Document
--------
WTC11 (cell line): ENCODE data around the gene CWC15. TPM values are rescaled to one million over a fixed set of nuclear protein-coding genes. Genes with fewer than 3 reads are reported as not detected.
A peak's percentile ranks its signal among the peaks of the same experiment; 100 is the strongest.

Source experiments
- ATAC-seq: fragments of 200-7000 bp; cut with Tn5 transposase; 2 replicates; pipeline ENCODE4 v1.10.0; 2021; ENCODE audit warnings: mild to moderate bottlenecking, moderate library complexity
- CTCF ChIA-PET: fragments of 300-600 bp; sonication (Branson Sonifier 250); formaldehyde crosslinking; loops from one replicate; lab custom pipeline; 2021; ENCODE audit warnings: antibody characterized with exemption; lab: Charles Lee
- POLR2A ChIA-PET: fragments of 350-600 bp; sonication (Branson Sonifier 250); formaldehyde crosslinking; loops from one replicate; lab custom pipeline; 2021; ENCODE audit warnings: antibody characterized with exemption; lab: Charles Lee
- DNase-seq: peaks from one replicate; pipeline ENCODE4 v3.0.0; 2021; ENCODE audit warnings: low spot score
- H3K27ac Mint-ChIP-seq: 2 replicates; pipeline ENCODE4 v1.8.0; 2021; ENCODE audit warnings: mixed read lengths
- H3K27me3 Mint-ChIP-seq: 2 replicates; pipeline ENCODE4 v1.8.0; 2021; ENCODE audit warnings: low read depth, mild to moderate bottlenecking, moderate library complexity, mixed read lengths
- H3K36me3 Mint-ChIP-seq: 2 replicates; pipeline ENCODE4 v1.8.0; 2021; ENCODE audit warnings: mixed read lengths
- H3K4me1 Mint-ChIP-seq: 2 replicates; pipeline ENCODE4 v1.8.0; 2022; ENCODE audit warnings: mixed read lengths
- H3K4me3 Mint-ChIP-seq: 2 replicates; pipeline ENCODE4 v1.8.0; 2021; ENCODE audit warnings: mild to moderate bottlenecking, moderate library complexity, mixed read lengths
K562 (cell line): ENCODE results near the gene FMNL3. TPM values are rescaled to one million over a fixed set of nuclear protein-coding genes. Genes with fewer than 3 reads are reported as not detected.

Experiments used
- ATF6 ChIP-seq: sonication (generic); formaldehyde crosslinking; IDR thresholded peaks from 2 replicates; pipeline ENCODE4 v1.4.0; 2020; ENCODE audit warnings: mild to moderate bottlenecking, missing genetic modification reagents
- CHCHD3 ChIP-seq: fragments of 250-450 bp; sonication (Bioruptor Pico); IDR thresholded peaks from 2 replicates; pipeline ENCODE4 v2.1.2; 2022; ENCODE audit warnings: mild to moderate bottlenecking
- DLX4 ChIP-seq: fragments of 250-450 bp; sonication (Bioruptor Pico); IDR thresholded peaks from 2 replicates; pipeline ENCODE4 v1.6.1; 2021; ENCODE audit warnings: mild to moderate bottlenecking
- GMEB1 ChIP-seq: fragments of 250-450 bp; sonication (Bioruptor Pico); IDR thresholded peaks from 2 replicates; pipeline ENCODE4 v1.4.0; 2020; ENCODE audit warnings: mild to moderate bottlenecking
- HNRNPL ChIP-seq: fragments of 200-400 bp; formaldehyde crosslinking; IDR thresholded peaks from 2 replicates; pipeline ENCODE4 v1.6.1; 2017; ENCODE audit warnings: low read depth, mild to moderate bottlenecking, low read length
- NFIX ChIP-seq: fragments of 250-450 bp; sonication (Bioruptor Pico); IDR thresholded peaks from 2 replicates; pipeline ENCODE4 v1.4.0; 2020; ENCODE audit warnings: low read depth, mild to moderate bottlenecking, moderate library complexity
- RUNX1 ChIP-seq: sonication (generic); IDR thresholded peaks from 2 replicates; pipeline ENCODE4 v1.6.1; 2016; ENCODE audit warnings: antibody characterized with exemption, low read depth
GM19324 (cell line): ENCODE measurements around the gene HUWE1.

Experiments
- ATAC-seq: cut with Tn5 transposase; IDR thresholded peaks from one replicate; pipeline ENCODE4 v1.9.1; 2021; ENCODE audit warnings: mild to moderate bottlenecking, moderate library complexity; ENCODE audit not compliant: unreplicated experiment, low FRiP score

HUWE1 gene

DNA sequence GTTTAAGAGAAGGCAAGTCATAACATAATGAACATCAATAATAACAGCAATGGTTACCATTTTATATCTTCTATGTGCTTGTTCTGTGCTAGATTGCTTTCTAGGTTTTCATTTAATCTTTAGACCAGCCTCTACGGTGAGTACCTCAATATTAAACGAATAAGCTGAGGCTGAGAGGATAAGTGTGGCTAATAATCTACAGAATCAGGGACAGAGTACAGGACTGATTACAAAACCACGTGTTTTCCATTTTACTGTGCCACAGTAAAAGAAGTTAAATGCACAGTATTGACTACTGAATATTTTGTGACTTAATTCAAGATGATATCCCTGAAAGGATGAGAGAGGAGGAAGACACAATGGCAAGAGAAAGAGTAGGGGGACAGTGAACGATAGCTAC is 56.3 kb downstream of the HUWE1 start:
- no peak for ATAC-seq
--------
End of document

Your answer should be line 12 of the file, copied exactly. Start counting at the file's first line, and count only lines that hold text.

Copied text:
- H3K4me3 Mint-ChIP-seq: 2 replicates; pipeline ENCODE4 v1.8.0; 2021; ENCODE audit warnings: mild to moderate bottlenecking, moderate library complexity, mixed read lengths